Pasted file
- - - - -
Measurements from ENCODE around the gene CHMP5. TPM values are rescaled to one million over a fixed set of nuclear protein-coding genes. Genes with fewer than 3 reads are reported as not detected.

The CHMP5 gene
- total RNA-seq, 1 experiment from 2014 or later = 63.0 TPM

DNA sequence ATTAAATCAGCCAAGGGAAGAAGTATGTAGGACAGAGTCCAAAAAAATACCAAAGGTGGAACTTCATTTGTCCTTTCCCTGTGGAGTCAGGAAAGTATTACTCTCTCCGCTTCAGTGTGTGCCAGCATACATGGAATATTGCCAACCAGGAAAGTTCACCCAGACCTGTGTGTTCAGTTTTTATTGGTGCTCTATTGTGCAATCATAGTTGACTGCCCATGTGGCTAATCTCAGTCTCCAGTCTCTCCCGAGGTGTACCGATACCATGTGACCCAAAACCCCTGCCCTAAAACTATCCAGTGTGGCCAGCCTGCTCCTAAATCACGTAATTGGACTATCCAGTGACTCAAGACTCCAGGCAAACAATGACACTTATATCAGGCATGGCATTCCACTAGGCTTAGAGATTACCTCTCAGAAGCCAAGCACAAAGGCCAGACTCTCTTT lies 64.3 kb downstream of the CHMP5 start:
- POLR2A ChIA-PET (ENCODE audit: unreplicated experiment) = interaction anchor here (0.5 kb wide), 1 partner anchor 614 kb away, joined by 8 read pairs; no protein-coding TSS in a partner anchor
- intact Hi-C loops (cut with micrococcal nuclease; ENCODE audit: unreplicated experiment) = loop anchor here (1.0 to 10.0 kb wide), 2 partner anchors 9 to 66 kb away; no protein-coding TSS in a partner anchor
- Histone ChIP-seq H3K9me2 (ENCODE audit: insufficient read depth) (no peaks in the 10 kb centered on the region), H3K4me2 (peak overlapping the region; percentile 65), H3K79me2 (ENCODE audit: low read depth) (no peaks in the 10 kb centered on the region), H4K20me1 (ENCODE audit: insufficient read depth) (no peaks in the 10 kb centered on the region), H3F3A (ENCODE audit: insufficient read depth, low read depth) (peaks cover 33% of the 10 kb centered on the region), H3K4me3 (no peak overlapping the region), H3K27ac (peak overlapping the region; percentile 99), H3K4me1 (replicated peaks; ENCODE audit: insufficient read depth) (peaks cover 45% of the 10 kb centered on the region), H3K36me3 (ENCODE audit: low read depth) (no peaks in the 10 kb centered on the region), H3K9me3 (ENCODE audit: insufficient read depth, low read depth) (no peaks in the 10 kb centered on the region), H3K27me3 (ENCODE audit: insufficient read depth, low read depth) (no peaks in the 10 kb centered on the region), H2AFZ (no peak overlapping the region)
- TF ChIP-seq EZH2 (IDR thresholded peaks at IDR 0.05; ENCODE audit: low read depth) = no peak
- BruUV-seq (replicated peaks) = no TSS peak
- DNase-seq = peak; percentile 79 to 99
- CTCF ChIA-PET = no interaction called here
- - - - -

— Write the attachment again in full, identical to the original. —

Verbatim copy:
Measurements from ENCODE around the gene CHMP5. TPM values are rescaled to one million over a fixed set of nuclear protein-coding genes. Genes with fewer than 3 reads are reported as not detected.

The CHMP5 gene
- total RNA-seq, 1 experiment from 2014 or later = 63.0 TPM

DNA sequence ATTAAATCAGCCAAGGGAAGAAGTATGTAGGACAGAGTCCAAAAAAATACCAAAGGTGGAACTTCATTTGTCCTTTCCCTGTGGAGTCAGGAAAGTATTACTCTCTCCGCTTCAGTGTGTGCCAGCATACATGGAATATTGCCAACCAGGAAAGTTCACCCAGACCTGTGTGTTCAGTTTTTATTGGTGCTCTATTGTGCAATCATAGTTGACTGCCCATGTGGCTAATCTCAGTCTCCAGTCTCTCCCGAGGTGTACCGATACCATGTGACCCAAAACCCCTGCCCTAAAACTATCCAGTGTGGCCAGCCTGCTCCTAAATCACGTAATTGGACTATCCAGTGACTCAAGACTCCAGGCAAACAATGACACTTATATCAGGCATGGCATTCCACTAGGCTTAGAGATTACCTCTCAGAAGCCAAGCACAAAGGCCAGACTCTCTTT lies 64.3 kb downstream of the CHMP5 start:
- POLR2A ChIA-PET (ENCODE audit: unreplicated experiment) = interaction anchor here (0.5 kb wide), 1 partner anchor 614 kb away, joined by 8 read pairs; no protein-coding TSS in a partner anchor
- intact Hi-C loops (cut with micrococcal nuclease; ENCODE audit: unreplicated experiment) = loop anchor here (1.0 to 10.0 kb wide), 2 partner anchors 9 to 66 kb away; no protein-coding TSS in a partner anchor
- Histone ChIP-seq H3K9me2 (ENCODE audit: insufficient read depth) (no peaks in the 10 kb centered on the region), H3K4me2 (peak overlapping the region; percentile 65), H3K79me2 (ENCODE audit: low read depth) (no peaks in the 10 kb centered on the region), H4K20me1 (ENCODE audit: insufficient read depth) (no peaks in the 10 kb centered on the region), H3F3A (ENCODE audit: insufficient read depth, low read depth) (peaks cover 33% of the 10 kb centered on the region), H3K4me3 (no peak overlapping the region), H3K27ac (peak overlapping the region; percentile 99), H3K4me1 (replicated peaks; ENCODE audit: insufficient read depth) (peaks cover 45% of the 10 kb centered on the region), H3K36me3 (ENCODE audit: low read depth) (no peaks in the 10 kb centered on the region), H3K9me3 (ENCODE audit: insufficient read depth, low read depth) (no peaks in the 10 kb centered on the region), H3K27me3 (ENCODE audit: insufficient read depth, low read depth) (no peaks in the 10 kb centered on the region), H2AFZ (no peak overlapping the region)
- TF ChIP-seq EZH2 (IDR thresholded peaks at IDR 0.05; ENCODE audit: low read depth) = no peak
- BruUV-seq (replicated peaks) = no TSS peak
- DNase-seq = peak; percentile 79 to 99
- CTCF ChIA-PET = no interaction called here